BPW Foundation's Women Misbehavin' Blog

Well behaved women never make history

Overcoming the Math Barrier

Posted by egehl on March 31, 2010

While growing up I struggled with math.  I remember when my 7th grade math teacher would ask each student to individually come up to get their graded test. I dreaded that journey to the front of the classroom because she would either look at you glowingly or sternly depending on the grade you received.  And that year, I got a lot of stern looks. 

Math always felt like something I “had” to do and never once did it cross my mind that I would ever use my math skills in any significant way beyond school.  Granted I was never going to be a math rock star however I also never received encouragement to think of math as anything beyond just a prerequisite.  And many women feel the same way.
 
When I think of my many female friends I only know two who work in the science, technology engineering or math (STEM) fields.  And this example is indicative of women overall.  Even though women have made such great strides in the workforce, they continue to be underrepresented in these important areas. 

A recent report by the American Association of University Women found that although women have made gains, stereotypes and cultural biases still impede their success in pursuing a career in STEM.  In “Why So Few?”, the report found ample evidence of persisting cultural bias that inhibits women from following this line of work. 

Specifically, it outlines eight key research findings that point to environmental and social barriers including stereotypes, gender bias and the climate of science and engineering departments that continue to block women’s participation and progress. 

The report acknowledges the differences between male and female brains however none of the research convincingly links those differences to specific skills.  Therefore the claim that men are automatically better at math than women is not necessarily true. 

At the top level of math abilities, where boys are overrepresented, the report found that the gender gap is rapidly shrinking. Among mathematically precocious youth — sixth and seventh graders who score more than 700 on the math SAT — 30 years ago boys outnumbered girls 13 to 1, but only about 3 to 1 now.

Even if biological factors play a part in boys outnumbering girls in these fields, it’s not the whole story.  Therefore it’s important to examine cultural factors and look beyond biology to explore the nature and nurture aspects of gender difference in these fields. 

At an early age, boys are encouraged to focus on STEM.  And while women have been given the freedom to go into these careers, they are not pushed into them.  Women will find more encouragement going into “people” fields like social work, education, nursing and law and as a result most will gravitate toward those areas because they feel more comfortable and accepted in these roles.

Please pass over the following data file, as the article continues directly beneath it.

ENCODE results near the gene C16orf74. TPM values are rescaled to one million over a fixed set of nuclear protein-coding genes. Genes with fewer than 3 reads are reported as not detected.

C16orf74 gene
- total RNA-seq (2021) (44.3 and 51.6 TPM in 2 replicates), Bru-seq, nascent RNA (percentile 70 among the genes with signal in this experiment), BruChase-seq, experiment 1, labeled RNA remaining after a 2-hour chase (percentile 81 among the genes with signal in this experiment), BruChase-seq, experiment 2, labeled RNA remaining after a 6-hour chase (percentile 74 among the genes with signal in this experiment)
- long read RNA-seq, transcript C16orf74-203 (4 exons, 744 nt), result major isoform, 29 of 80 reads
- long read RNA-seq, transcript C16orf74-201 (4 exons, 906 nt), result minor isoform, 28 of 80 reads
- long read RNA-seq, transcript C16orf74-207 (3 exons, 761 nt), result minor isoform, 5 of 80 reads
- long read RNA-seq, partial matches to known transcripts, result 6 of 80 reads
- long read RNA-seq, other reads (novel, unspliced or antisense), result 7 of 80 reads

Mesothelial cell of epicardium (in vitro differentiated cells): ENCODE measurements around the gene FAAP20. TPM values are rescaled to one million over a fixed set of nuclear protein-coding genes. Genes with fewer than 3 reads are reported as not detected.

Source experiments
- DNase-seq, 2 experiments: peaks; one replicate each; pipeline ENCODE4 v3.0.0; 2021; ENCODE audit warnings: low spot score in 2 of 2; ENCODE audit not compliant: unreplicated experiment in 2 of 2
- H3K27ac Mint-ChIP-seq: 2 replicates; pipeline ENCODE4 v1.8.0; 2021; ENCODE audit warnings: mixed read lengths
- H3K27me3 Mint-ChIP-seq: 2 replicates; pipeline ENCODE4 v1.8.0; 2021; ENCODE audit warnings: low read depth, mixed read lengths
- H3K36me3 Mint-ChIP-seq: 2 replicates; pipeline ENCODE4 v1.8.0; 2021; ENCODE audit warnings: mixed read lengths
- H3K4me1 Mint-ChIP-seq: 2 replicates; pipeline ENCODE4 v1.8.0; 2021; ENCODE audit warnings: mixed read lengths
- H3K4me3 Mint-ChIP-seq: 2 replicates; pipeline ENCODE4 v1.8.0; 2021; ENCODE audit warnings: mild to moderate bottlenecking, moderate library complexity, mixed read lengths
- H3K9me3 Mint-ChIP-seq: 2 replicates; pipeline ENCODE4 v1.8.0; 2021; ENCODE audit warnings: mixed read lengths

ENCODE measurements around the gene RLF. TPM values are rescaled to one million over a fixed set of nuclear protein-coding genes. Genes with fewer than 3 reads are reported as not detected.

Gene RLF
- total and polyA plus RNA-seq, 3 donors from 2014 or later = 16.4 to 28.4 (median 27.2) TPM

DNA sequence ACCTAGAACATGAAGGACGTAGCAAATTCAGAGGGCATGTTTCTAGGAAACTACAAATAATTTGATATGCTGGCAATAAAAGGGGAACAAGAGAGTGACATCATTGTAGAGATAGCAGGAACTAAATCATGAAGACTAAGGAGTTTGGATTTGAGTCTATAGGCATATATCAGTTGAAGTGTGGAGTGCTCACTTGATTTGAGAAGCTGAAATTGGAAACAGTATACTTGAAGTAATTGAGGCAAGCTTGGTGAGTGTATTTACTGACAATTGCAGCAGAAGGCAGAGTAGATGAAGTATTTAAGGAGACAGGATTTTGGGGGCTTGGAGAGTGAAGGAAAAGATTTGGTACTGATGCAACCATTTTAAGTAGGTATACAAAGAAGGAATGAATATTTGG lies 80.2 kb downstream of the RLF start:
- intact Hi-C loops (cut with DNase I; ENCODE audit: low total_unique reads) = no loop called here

In addition if a woman decides to focus on STEM she will face a lot of challenges beyond just the actual work.  She will be reminded daily of being in the minority and will have to face discrimination that comes in different forms.  For example one study of postdoctoral applicants found that women had to publish 3 more papers in prestigious journals, or 20 more in less-known publications, to be judged as productive as male applicants.  Women know they have to outperform men when they choose to go into male-dominated fields so this and other attitudes can pose as impediments for women to pursue this line of work. 

An ongoing question remains how can our society encourage and draw more women into STEM and break through a stereotype that considers this “nontraditional” work for women.  AAUW has outlined recommendations on how to improve girls’ and women’s opportunities in STEM and they include improving teacher training, incorporating these subjects and activities in after-school and summer programs and emphasizing STEM in early education not just highschool. 

It’s clear that if the United States wants to remain competitive in the global economy it must produce students talented in STEM so that we can keep up with future technologies and advances.  This must involve better inclusion of women which will not only grow the workforce, but strengthen it through diversity.   Women have shown they have the capability to achieve success in STEM however they need the support of educators, employers and parents to excel and pursue these fields.

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3 Responses to “Overcoming the Math Barrier”

  1. Joyinhome said

    Couldn’t agree more. As a parent to a STEM teenaged daughter, I must be proactive to seek schools that embrace STEM and/or have a dedicated curriculum. These schools tend to “push” the kids, if not equally, close to it. She excels most in Math a field in which women are severely underrepresented. As an African-American girl, she is doubling challenged because African American and Latino students are seldom encouraged to pursue such fields of study.

    Another issue is school funding for these programs. As you mentioned at the close of your post, our nation has to truly value and therefore invest in education if we want to be competitive b/c we are already waaay behind.

    She is beginning high school in the fall so it will be interesting to see how it goes.

  2. […] A recent YWM blog post talked about the dearth of women in the science, technology, engineering and math (STEM) fields, and the challenges they face, but these astronauts are showing the talent that women do have in STEM and what they can accomplish.  It reinforces why it’s important that parents, educators and mentors encourage women and girls to pursue STEM and to harness their skills for a viable future career.  […]

  3. Qaz said

    zaswertyiu

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